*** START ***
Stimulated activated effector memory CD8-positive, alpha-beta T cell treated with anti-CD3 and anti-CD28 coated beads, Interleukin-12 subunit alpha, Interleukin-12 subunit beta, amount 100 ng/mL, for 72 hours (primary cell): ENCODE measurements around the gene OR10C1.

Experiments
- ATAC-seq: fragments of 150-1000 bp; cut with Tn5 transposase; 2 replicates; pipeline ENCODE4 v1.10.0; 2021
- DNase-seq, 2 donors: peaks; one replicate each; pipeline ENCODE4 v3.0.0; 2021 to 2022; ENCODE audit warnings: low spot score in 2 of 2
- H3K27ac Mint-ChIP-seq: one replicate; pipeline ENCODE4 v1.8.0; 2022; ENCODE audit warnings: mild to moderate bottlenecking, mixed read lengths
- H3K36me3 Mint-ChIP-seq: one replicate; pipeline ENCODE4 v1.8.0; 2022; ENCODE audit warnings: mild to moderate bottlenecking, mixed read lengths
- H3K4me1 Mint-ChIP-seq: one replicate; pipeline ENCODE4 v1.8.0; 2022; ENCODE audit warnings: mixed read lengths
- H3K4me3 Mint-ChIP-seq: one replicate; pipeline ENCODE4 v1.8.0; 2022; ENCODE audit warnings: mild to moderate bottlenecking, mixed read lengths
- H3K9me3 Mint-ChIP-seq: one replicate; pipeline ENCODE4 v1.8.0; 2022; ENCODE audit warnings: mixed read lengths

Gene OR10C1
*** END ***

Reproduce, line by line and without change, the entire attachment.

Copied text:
Stimulated activated effector memory CD8-positive, alpha-beta T cell treated with anti-CD3 and anti-CD28 coated beads, Interleukin-12 subunit alpha, Interleukin-12 subunit beta, amount 100 ng/mL, for 72 hours (primary cell): ENCODE measurements around the gene OR10C1.

Experiments
- ATAC-seq: fragments of 150-1000 bp; cut with Tn5 transposase; 2 replicates; pipeline ENCODE4 v1.10.0; 2021
- DNase-seq, 2 donors: peaks; one replicate each; pipeline ENCODE4 v3.0.0; 2021 to 2022; ENCODE audit warnings: low spot score in 2 of 2
- H3K27ac Mint-ChIP-seq: one replicate; pipeline ENCODE4 v1.8.0; 2022; ENCODE audit warnings: mild to moderate bottlenecking, mixed read lengths
- H3K36me3 Mint-ChIP-seq: one replicate; pipeline ENCODE4 v1.8.0; 2022; ENCODE audit warnings: mild to moderate bottlenecking, mixed read lengths
- H3K4me1 Mint-ChIP-seq: one replicate; pipeline ENCODE4 v1.8.0; 2022; ENCODE audit warnings: mixed read lengths
- H3K4me3 Mint-ChIP-seq: one replicate; pipeline ENCODE4 v1.8.0; 2022; ENCODE audit warnings: mild to moderate bottlenecking, mixed read lengths
- H3K9me3 Mint-ChIP-seq: one replicate; pipeline ENCODE4 v1.8.0; 2022; ENCODE audit warnings: mixed read lengths

Gene OR10C1